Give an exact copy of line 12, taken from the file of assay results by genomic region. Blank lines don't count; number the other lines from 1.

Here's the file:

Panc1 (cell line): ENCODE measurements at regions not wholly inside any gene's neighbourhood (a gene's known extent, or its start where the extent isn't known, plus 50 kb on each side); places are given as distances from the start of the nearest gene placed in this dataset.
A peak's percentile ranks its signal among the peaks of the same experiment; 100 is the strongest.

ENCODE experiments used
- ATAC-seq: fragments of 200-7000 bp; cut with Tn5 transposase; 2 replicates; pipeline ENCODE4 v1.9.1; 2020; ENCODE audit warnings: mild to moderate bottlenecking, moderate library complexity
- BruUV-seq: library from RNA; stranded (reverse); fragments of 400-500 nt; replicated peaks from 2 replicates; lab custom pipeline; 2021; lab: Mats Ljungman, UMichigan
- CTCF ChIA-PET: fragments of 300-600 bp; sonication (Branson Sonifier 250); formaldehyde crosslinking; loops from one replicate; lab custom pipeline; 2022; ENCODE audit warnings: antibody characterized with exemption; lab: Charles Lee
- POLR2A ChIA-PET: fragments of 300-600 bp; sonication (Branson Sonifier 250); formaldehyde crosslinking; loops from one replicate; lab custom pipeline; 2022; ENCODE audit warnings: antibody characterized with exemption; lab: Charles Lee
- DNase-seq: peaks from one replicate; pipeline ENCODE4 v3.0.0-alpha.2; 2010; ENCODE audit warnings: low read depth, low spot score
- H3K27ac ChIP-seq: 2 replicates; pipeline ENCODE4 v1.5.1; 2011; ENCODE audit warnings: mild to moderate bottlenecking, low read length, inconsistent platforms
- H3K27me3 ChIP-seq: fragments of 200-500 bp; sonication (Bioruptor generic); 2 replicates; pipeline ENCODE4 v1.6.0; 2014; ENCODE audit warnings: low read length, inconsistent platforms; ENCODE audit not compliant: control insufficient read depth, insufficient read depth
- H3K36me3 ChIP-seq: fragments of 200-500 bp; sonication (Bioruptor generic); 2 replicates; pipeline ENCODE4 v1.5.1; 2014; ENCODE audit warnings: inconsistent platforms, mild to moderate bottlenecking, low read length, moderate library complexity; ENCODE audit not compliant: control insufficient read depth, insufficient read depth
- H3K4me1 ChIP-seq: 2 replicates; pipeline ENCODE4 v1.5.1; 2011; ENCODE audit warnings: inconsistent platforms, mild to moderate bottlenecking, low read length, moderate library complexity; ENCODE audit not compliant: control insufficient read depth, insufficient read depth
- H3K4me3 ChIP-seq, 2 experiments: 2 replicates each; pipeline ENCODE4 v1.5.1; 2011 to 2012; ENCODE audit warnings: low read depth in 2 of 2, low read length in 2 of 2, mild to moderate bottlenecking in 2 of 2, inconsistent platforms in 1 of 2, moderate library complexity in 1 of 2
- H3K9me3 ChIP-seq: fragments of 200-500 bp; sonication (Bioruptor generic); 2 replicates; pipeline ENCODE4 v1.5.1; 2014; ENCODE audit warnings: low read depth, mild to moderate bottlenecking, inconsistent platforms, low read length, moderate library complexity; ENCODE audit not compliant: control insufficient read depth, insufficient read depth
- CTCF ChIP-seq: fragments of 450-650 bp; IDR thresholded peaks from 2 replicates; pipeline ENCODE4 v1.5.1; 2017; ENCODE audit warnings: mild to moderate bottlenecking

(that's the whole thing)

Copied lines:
- H3K4me1 ChIP-seq: 2 replicates; pipeline ENCODE4 v1.5.1; 2011; ENCODE audit warnings: inconsistent platforms, mild to moderate bottlenecking, low read length, moderate library complexity; ENCODE audit not compliant: control insufficient read depth, insufficient read depth